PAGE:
Now, for a spot of synchronised whingeing
Ten years ago, writing in the Hindustan Times, Sunil Gavaskar described England's cricketer as "champion whingers." In the run-up to London 2012, the whingeing's reaching decibel levels previously heard only in the ear-shattering concerts of the Rolling Stones.world Updated: Jul 21, 2012 00:37 IST
Ten years ago, writing in the Hindustan Times, Sunil Gavaskar described England's cricketer as "champion whingers." In the run-up to London 2012, the whingeing's reaching decibel levels previously heard only in the ear-shattering concerts of the Rolling Stones.
Nothing's been going well. This has been London's wettest summer in history. But just when the Met office offered "some brighter, warmer weather" in the opening week, border force staff declared a 24-hour strike on July 26 - the day before the opening ceremony - just when thousands of visitors begin arriving in London.
This could spell synchronised chaos. Unless the dispute is settled quickly, workers will continue with other forms of protest until August 20, the entire duration of the Games. The Daily Mail whinged about "depressing memories of the 1970s".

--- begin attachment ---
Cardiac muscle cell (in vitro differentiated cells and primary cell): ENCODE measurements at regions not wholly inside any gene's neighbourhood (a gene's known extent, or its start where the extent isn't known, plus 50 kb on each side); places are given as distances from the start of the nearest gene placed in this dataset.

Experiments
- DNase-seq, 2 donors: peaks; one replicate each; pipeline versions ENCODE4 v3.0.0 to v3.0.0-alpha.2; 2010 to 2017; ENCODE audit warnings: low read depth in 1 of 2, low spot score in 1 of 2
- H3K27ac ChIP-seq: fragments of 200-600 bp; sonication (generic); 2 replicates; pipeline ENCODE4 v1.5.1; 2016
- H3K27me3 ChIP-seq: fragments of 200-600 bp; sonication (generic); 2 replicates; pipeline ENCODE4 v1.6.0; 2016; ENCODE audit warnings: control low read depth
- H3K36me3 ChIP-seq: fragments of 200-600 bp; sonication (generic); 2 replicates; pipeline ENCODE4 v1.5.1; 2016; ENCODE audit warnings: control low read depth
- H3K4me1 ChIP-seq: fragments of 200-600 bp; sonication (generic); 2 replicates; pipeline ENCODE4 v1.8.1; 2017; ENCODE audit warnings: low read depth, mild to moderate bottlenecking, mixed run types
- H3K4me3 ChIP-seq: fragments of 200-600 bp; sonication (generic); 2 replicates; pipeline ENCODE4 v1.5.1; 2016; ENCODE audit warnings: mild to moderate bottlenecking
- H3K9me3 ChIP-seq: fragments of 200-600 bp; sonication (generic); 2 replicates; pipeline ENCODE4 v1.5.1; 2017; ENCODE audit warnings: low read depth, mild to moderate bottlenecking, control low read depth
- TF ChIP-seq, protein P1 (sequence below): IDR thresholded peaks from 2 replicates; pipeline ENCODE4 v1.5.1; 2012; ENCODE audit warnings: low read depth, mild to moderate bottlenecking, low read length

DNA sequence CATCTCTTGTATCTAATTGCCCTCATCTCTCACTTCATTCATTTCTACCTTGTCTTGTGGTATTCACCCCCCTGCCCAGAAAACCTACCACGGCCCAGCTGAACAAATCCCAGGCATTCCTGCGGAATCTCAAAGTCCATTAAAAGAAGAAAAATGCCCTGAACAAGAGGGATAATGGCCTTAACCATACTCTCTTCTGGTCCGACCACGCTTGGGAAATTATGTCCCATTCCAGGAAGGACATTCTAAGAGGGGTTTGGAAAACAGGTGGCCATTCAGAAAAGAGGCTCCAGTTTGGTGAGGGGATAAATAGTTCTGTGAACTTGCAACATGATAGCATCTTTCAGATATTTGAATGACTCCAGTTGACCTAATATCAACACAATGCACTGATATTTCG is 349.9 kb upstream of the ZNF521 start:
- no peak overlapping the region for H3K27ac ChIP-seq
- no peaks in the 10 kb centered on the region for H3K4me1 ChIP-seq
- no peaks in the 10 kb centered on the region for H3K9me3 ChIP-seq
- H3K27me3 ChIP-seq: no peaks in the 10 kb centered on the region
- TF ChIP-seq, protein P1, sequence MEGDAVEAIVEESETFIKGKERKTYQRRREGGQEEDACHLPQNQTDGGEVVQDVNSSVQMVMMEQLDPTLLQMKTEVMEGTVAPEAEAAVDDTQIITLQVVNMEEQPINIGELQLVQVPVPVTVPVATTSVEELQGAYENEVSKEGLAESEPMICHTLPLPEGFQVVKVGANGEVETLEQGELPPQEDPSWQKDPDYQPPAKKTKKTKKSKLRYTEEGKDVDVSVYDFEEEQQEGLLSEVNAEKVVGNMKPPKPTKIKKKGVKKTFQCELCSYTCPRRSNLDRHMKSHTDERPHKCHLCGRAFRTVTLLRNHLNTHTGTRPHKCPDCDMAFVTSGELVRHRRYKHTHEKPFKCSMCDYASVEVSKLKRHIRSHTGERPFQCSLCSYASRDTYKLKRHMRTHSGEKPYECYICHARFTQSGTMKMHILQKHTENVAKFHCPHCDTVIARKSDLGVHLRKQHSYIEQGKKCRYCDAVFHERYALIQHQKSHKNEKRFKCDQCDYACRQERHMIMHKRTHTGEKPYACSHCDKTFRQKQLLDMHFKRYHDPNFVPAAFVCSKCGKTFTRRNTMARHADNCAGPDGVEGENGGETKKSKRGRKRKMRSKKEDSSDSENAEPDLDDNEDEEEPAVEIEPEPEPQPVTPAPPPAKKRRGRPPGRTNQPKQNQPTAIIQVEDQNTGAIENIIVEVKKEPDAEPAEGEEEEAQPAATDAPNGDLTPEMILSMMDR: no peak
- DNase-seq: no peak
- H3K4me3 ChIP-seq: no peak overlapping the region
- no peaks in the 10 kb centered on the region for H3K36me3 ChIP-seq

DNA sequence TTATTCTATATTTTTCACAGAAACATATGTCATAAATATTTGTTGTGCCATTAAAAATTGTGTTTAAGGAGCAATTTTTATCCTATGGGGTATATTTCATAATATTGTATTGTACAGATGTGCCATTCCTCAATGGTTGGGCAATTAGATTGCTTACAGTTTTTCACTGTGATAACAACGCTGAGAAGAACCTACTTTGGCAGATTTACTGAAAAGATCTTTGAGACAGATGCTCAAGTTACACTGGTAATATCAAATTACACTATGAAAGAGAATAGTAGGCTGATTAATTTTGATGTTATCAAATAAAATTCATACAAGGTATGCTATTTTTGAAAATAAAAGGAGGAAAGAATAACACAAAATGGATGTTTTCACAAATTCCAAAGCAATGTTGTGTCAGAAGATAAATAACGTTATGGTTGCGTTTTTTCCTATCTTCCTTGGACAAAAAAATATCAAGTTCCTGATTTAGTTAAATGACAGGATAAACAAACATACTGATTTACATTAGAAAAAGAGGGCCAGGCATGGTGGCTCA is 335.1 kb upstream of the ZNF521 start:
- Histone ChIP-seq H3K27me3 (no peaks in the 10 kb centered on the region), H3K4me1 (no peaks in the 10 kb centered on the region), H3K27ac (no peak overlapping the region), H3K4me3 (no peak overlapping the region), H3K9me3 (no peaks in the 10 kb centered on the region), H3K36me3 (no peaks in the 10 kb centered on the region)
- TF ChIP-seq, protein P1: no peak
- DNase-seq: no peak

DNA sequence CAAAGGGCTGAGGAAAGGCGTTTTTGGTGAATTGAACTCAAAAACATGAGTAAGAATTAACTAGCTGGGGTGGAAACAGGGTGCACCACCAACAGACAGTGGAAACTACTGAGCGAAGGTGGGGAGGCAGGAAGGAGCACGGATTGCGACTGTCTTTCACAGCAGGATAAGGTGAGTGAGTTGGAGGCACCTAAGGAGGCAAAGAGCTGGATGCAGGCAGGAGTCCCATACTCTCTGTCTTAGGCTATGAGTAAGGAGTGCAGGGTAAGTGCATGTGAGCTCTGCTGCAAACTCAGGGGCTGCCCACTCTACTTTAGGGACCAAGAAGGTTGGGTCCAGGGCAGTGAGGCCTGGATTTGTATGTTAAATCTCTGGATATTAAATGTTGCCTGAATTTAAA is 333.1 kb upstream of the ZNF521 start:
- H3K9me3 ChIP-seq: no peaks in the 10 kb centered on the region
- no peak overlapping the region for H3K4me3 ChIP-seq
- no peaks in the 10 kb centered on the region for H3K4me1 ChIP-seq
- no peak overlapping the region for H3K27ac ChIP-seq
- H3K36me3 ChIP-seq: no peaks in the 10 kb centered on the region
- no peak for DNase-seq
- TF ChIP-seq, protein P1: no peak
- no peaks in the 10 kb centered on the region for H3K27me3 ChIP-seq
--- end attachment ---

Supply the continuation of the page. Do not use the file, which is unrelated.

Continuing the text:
It emerged last week that G4S, the private protection company, couldn't deliver enough men to secure the venues. So now the army has been called in. And Londoners expect road traffic to be a nightmare, with grumpy office-goers having to compete with athletes and journalists, who will have their own lanes.
"It's England in July for goodness sake and a spot of rain never hurt anyone!" mayor Boris Johnson banged his head against the wall. "We are about to stage the greatest show on earth in the greatest city on earth, and if you believe much of the media, we are all in the grip of paralysing stage fright."
There's been an expansion of London's underground train system, and the promise of a lasting, uplifting legacy for previously rundown parts of east London. But Londoners aren't listening. Residents even took the army to court for daring to install missiles atop an apartment complex, and lost.
But one bit of news cheered Londoners immensely this week - the auction of a 31-year-old toast for 230 pounds. The slice of white bread was left uneaten by Prince Charles on the day of his marriage to Princess Diana.
"Obviously security wasn't tight enough," whinged one newspaper reader. There's always one, isn't there?